Helping children understand death

· 25 September, 2014 · 7:20 am

“Death is nothing more than abandoning the physical body, the same way as the butterfly leaves its cocoon” (Elisabeth Kübler-Ross).

As babies already, children begin to feel affection for someone and, therefore, are capable of experiencing the loss of their closest family members. When they suddenly have to deal with death, it is necessary to offer them all the possible help, so that they will be able to process it. The American researcher Clarissa Ann Willis emphasizes the damage which could cause leaving them with someone outside the family and, by doing so, no letting them take part in the funeral and everything that has to do with it. This way, although with the best intentions, they could feel excluded and it would be more difficult for them to understand death. Recently, a friend told me that at the age of five, when her grandfather died, no one explained what was happening and she kept thinking for many years that he would come back home at any moment.

In general, the level of understanding the meaning of death depends on the experiences, the personality of the child and its age. Although there exists discrepancy among the scientific studies on this subject, it can be said that, little by little, children from 6 to 9 become aware of the fact that death is irreversible. This way, if they wish, taking them to the mortuary or funeral gives them an opportunity to say goodbye to the person, think about it and feel it.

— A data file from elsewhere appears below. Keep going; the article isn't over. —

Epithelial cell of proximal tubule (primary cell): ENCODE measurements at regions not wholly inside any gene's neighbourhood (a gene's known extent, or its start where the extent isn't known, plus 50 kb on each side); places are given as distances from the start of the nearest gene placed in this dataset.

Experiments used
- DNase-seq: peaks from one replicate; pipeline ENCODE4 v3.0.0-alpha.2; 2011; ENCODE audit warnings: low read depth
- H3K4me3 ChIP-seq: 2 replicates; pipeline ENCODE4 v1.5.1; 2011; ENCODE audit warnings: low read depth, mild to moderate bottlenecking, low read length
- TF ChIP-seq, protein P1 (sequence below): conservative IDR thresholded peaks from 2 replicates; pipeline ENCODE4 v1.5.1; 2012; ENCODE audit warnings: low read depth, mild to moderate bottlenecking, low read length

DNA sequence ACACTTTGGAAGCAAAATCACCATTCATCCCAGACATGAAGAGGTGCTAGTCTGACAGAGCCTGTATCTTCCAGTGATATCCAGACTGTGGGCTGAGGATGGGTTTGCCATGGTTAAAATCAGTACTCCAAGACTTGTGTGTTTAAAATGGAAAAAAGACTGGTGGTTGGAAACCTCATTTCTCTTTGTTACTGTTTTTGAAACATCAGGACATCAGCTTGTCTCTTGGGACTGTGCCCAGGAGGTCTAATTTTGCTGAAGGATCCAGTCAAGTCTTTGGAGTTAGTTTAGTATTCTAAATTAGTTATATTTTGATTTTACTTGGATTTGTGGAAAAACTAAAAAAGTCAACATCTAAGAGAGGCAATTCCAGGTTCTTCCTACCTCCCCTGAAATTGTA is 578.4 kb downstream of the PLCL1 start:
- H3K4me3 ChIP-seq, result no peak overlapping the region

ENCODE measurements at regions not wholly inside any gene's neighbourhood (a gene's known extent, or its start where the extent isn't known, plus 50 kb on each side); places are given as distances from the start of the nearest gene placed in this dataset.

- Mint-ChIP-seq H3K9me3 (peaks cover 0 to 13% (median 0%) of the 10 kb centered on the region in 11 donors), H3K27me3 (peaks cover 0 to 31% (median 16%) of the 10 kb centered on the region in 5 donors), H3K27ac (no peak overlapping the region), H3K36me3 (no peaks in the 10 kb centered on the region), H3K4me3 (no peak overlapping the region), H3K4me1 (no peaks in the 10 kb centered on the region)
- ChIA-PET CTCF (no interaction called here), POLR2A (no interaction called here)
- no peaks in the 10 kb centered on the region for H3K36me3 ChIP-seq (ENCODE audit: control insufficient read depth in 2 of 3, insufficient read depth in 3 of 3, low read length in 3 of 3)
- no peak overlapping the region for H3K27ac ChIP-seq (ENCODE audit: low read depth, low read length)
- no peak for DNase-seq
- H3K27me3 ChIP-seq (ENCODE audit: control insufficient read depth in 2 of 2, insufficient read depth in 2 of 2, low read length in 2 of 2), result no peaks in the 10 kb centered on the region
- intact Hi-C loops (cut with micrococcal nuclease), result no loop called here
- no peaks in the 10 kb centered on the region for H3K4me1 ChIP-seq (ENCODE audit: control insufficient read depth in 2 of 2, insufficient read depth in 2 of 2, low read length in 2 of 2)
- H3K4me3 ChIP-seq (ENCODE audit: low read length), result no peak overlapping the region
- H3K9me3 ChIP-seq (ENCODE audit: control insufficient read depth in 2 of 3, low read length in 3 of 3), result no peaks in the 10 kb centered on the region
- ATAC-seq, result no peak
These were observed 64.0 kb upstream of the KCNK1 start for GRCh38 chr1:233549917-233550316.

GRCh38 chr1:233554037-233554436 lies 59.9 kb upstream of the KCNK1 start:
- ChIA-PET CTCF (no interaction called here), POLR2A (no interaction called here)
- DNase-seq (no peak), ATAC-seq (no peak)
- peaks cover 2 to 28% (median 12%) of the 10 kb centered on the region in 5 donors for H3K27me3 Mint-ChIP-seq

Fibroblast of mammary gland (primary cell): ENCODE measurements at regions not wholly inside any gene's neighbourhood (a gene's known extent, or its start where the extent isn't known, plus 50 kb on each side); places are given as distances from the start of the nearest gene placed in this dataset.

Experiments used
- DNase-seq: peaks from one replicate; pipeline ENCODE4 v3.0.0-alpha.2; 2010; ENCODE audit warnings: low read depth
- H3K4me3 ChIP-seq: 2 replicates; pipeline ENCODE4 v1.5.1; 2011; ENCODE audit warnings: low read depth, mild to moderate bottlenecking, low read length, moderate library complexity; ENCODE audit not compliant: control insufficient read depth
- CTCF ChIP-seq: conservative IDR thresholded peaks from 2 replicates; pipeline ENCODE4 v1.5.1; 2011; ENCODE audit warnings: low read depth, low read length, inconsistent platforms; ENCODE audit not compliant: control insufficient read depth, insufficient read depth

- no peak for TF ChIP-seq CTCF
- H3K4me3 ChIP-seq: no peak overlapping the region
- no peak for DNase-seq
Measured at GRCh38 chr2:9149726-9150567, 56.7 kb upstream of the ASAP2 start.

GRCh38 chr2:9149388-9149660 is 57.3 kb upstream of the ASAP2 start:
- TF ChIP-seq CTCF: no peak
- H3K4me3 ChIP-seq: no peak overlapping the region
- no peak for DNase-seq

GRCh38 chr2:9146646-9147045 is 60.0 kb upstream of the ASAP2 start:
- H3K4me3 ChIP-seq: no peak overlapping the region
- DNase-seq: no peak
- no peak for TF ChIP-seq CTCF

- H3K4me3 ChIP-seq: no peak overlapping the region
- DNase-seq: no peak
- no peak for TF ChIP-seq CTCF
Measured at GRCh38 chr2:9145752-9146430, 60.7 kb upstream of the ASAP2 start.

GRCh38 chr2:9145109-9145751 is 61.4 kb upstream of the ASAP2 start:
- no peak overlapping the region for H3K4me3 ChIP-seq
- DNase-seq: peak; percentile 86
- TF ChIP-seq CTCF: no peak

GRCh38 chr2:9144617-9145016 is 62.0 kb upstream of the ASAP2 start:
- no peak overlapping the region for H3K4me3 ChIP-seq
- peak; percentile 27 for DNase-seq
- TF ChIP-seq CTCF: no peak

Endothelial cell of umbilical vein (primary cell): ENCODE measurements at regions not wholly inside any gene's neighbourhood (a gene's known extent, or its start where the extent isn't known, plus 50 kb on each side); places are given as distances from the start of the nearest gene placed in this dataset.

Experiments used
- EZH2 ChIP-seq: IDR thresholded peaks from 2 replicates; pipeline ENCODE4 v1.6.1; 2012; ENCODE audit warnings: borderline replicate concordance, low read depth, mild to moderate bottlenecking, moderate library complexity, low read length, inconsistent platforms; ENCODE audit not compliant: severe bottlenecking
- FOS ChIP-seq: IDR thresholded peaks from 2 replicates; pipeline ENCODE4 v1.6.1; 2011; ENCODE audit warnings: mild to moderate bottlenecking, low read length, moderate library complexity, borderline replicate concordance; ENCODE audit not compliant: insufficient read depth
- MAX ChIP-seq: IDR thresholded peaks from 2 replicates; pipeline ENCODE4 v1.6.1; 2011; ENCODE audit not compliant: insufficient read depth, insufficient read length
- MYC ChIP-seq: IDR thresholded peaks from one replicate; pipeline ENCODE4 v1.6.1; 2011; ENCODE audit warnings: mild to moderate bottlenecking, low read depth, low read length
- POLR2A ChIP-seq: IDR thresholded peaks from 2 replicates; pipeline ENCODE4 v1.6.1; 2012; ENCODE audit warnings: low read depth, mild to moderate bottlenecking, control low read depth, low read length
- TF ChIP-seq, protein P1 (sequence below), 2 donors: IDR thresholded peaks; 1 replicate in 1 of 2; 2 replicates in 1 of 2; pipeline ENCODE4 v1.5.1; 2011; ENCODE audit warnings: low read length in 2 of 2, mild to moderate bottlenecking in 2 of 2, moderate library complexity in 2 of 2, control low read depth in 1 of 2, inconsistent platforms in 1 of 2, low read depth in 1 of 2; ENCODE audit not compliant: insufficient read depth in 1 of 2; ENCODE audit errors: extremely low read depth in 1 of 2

The Dutch association Achter de regenboog (After the rainbow), founded in 1993 with the intention to help children and teenagers who have suffered the death of a loved one, insists on the importance of letting them participate in the funeral. They consider it to be essential to assign them a particular role, like by making a painting for the deceased, painting the coffin, picking flowers, releasing balloons, lightening a candle, playing music, singing or reading a poem. They also suggest to compose a commemorative book together, in which they can put pictures or other memories which remember them of that special person.

Especially the memorial services, which are completely personalized ceremonies respecting the identity of the honored person and the wishes of his or her family and friends, are suitable to give the children an opportunity to attend and intervene if they wish to do so. In general, they are celebrated in a more relaxing context, not established by protocol, in which there is space for creativity and imagination, two inherent qualities in children.

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